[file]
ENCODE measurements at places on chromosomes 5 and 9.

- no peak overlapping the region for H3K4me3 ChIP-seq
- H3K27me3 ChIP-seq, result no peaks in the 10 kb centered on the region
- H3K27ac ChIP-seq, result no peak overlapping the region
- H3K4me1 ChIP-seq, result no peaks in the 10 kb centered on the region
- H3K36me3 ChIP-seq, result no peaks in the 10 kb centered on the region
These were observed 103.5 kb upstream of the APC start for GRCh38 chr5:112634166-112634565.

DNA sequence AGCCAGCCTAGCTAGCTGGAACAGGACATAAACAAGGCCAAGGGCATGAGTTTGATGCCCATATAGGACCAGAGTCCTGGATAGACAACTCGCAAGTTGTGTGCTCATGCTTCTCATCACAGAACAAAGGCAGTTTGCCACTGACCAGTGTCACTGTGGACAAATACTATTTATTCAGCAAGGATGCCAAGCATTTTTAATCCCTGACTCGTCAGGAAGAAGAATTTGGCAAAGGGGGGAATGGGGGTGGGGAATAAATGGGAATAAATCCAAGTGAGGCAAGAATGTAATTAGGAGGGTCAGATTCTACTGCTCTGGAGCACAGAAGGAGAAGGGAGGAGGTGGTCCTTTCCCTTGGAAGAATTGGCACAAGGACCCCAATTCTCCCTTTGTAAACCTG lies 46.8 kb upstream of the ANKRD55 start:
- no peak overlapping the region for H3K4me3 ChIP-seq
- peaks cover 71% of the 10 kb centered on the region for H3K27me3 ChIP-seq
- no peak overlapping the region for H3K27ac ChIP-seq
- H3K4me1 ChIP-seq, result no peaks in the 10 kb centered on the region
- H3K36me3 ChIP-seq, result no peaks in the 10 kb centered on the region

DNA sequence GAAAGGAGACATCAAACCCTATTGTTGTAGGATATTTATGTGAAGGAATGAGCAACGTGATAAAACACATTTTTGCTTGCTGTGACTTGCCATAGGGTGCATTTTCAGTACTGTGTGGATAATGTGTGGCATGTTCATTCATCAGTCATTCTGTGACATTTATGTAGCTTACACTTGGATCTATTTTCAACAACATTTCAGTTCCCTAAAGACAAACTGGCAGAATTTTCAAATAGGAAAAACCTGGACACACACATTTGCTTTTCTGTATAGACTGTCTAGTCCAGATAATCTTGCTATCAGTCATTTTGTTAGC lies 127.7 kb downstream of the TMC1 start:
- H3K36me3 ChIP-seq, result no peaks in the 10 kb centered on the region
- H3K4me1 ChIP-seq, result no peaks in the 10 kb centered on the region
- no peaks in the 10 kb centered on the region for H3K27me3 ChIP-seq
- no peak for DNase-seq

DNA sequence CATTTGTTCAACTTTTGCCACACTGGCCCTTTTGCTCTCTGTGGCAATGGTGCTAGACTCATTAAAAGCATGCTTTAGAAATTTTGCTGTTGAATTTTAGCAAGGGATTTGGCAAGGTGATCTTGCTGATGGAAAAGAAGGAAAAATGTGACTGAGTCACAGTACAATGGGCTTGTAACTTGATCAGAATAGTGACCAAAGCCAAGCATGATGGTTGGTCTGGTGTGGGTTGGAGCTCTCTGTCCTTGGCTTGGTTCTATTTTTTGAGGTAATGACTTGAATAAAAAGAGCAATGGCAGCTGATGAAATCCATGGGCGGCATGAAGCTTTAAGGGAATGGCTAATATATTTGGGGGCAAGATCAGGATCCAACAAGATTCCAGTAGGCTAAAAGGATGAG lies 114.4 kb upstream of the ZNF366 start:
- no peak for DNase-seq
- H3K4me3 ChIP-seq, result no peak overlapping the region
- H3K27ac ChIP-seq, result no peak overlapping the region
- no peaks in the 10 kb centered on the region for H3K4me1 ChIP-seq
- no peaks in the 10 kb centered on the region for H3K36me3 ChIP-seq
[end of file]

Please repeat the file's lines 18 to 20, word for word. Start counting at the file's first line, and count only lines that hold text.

- no peak for DNase-seq

DNA sequence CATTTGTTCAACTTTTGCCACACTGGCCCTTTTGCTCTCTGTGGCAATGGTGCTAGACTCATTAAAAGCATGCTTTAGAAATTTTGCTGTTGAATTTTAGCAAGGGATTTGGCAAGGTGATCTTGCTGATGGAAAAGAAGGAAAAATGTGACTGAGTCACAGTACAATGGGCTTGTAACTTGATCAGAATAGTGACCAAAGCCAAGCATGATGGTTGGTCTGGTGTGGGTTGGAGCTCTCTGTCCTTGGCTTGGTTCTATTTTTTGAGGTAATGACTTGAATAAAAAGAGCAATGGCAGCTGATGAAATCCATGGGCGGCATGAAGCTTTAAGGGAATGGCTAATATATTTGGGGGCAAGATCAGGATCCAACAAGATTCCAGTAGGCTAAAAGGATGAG lies 114.4 kb upstream of the ZNF366 start:
- no peak for DNase-seq